The Wilmington Housing Authority is poised to apply for the federal grant that would make possible the revitalization of the city’s distressed Southside neighborhood. The Department of Housing and Urban Development is expected to release the grant application in June. And to be a contender for this thirty million-dollar award, Wilmington must demonstrate significant community buy-in. The Authority already enjoys support from the City, the police, and several area nonprofits, but their final frontier is engaging the local business community.
So far, the Authority can count eighty stakeholders—that is, partners who are invested in helping to turn the area surrounding the Hillcrest Public Housing Community into a safer, more attractive, family-friendly, and mixed-income neighborhood. The Authority’s aiming for a renaissance similar to that seen on Wilmington’s north side—the Brooklyn arts area—and they’ve already convinced the City to fund Southside crosswalks. Waste Management has pledged to help purge urban blight, and Habitat for Humanity is already renovating distressed housing. This is according to planner Paul D’Angelo, who says he’s now planning to target local business owners.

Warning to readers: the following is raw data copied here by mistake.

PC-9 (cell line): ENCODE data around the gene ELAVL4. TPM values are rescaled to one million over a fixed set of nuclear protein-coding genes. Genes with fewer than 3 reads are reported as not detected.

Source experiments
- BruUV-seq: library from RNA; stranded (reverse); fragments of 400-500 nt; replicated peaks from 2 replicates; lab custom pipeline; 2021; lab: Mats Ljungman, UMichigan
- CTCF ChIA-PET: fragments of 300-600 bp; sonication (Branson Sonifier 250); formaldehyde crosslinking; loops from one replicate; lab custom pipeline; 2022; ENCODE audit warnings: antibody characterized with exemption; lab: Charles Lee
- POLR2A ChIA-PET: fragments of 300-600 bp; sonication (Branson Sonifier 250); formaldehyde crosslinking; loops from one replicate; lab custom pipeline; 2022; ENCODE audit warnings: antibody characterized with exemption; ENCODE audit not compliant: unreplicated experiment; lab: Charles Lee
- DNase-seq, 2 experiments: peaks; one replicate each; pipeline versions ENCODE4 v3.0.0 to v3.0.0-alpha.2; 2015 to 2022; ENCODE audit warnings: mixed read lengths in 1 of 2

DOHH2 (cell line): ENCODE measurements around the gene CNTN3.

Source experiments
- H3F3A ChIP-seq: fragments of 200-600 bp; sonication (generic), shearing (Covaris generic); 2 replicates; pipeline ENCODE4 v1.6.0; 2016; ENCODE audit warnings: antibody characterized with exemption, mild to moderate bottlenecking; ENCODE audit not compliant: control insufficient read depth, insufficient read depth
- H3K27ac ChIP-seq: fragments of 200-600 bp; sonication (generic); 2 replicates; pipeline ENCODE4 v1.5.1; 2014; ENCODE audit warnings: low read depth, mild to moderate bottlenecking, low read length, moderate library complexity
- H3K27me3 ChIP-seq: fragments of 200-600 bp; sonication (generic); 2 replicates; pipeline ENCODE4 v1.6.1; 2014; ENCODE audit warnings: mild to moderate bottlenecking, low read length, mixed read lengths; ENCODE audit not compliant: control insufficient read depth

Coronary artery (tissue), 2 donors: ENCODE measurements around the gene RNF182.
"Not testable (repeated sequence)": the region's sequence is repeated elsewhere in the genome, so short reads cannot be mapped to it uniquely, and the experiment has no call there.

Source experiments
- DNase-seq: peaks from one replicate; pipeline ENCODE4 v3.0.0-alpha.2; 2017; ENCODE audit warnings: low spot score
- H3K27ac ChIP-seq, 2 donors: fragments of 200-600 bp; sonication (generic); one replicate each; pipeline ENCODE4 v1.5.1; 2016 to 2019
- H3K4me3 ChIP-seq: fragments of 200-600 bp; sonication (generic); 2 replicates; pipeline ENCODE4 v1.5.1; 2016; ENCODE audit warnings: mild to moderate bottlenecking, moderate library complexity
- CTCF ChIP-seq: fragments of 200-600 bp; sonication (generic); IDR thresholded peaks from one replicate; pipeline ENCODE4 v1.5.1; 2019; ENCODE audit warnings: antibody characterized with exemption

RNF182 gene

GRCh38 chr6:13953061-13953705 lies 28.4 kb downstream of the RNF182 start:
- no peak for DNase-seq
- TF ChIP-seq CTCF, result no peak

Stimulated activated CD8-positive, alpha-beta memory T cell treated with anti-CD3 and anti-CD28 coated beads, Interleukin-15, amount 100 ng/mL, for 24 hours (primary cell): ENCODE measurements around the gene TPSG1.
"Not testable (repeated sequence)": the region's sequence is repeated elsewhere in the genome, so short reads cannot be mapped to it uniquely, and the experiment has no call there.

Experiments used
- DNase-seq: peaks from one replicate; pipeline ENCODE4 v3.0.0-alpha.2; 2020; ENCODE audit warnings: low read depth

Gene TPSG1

"I know, for example, the 'industrial triangle' that’s down in the Southside—they’ve got a couple of leaders of businesses down there that have kind of stepped to the plate wanting to start a business coalition down on the Southside. And I think, seeing that type of organization? It’s great to have a champion there, and also gets people’s eyes to see there’s some businesses grouping together, and they’re seeing some potential in economic development and job creation on the Southside."
D’Angelo says he’s hoping to engage Cape Fear-area business leaders via door-to-door knocking, City Council and County Commission presentations, and perhaps a Chamber of Commerce breakfast. He says he also hopes some of the area’s largest employers—such as GE, Corning, and the New Hanover Regional Medical Center—will pledge their support to the revitalization project.